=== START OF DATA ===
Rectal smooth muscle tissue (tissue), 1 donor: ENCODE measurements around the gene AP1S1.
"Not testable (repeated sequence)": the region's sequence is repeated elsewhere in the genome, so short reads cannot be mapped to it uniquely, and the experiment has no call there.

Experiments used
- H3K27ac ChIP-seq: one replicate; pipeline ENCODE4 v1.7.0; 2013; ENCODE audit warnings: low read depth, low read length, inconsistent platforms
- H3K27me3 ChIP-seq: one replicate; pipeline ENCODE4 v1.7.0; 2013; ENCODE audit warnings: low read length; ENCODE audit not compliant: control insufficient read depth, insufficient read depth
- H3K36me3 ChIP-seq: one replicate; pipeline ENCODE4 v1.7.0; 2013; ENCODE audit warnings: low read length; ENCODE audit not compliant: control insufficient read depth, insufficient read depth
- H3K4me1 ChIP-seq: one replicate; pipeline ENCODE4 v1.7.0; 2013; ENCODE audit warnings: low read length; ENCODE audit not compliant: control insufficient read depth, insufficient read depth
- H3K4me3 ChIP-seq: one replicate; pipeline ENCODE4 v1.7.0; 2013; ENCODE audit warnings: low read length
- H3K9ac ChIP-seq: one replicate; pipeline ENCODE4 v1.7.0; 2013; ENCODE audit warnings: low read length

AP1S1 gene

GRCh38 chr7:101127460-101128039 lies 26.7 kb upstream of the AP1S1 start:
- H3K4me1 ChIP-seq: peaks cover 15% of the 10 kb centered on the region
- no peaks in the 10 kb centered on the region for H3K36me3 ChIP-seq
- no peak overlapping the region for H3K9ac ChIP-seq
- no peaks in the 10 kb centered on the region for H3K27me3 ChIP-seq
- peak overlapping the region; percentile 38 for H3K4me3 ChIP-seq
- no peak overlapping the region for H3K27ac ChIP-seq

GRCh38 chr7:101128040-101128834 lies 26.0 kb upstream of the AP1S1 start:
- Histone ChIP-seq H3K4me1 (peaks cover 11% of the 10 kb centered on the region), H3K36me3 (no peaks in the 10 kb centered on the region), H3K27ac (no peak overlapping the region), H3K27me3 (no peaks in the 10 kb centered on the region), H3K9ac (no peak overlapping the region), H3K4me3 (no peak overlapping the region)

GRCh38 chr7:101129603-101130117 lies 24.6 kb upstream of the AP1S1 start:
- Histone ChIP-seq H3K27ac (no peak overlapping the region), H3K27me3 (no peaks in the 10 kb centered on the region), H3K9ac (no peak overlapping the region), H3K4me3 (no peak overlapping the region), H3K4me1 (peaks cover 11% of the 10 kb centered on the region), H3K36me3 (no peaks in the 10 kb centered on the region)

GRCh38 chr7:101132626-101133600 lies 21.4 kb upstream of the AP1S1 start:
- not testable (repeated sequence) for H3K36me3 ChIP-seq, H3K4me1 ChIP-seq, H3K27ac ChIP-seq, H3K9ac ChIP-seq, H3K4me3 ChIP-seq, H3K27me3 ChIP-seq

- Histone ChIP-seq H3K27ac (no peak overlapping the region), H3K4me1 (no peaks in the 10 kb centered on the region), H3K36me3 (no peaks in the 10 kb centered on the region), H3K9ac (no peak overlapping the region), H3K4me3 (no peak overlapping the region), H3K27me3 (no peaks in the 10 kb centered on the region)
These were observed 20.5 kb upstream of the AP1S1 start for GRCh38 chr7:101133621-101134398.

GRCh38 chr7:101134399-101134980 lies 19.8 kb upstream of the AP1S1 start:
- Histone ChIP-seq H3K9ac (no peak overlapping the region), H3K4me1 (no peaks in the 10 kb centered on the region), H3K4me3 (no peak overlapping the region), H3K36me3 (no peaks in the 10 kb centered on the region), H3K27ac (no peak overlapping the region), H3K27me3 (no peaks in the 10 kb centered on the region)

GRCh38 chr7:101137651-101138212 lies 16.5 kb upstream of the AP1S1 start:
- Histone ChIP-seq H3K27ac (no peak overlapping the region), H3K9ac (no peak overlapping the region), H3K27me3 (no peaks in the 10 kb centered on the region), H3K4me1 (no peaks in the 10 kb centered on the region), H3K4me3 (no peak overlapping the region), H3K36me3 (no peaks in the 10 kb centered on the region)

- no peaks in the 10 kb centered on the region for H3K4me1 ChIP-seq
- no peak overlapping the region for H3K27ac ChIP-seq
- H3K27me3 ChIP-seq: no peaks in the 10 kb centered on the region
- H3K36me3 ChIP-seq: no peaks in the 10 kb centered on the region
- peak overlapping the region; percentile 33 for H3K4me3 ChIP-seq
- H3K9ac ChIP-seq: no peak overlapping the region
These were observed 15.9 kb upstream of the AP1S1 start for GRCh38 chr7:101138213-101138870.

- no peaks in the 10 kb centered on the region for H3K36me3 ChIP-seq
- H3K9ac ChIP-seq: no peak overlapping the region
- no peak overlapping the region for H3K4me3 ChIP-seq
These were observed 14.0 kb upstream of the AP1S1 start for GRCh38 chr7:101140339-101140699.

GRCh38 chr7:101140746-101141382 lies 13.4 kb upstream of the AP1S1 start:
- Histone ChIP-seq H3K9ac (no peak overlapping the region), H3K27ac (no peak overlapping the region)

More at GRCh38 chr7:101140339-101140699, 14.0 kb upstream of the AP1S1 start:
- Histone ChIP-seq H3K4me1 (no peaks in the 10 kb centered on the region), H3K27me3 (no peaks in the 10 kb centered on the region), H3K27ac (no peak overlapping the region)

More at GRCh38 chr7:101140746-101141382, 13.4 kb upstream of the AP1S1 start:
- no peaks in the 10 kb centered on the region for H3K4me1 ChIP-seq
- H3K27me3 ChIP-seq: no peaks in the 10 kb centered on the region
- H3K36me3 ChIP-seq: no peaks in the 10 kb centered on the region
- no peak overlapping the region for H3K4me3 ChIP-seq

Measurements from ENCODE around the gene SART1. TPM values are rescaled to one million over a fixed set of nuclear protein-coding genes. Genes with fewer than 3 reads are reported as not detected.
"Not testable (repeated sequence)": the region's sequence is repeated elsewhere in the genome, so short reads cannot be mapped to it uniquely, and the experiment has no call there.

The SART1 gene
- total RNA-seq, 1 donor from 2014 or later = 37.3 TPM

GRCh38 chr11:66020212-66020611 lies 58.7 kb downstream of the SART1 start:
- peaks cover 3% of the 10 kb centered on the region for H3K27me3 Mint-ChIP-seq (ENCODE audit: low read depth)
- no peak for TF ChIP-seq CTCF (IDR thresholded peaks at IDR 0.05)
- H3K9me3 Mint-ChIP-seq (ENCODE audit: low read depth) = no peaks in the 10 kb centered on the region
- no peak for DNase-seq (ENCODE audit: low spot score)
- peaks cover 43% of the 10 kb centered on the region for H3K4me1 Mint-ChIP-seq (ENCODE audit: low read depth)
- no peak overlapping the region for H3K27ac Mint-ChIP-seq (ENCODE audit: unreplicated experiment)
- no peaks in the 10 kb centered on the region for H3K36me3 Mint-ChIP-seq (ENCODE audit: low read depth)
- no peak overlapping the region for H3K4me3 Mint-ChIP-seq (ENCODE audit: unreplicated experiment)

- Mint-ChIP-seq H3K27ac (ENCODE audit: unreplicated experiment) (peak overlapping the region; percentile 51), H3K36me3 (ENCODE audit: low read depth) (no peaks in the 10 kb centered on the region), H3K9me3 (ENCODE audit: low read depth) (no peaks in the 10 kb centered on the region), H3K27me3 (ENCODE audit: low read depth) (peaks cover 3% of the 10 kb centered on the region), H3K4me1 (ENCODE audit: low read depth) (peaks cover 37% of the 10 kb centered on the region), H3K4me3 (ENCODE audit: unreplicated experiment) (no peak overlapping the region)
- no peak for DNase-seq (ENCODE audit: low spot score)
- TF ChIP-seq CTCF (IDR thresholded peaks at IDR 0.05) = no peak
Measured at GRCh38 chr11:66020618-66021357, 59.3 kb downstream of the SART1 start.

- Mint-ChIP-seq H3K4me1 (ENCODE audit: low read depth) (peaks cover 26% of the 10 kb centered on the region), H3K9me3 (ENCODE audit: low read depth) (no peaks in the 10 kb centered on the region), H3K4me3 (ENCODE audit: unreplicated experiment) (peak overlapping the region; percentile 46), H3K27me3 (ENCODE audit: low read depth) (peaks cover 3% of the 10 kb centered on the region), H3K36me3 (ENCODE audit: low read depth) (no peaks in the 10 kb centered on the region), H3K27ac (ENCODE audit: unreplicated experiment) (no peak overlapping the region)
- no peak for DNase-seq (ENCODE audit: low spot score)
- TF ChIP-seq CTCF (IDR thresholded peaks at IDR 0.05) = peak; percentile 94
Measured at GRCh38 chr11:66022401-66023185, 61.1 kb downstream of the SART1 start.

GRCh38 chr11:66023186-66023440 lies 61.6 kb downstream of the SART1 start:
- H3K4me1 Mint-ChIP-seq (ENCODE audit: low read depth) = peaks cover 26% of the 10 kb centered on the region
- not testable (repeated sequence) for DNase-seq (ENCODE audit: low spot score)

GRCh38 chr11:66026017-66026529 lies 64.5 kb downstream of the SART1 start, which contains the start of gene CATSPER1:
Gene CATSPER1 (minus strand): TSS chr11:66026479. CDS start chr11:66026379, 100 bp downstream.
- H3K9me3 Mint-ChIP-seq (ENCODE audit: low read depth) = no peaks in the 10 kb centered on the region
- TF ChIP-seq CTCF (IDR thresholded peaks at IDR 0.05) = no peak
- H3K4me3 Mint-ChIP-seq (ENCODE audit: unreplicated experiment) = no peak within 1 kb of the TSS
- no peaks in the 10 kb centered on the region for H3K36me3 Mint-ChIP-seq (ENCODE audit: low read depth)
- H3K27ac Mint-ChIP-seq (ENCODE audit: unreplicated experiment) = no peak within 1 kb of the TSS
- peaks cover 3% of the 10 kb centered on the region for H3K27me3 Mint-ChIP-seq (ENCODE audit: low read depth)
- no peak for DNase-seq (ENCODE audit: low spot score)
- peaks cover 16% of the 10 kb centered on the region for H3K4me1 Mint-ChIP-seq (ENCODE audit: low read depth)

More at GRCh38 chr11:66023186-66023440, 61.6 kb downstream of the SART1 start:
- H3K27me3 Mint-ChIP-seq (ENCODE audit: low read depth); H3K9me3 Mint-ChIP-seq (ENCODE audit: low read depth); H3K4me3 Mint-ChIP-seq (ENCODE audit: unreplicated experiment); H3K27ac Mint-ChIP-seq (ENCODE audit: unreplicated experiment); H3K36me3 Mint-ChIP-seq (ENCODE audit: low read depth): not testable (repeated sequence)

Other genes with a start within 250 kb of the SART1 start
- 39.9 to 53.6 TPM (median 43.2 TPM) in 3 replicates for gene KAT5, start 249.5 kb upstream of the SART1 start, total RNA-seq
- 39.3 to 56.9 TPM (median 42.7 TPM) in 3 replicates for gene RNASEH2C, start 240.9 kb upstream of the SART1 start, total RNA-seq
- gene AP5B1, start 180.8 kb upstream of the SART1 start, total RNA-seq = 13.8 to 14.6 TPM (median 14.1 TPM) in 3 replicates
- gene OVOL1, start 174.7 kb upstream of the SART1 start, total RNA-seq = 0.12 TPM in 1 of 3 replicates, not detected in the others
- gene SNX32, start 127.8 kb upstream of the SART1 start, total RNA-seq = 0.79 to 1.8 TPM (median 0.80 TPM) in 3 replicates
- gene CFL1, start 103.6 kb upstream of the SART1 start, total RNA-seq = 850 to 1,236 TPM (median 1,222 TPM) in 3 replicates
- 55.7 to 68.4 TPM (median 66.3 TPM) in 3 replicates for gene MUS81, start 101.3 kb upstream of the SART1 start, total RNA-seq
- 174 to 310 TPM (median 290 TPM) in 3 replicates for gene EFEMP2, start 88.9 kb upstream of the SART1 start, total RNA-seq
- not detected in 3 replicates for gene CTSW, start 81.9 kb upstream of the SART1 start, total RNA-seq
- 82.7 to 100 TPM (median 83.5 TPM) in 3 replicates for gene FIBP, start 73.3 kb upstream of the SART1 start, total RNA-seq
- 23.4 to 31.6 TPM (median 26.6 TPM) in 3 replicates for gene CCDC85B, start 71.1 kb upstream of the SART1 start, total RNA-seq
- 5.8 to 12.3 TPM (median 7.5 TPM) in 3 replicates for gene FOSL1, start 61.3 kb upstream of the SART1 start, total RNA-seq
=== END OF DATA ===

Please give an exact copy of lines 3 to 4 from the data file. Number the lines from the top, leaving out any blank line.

Experiments used
- H3K27ac ChIP-seq: one replicate; pipeline ENCODE4 v1.7.0; 2013; ENCODE audit warnings: low read depth, low read length, inconsistent platforms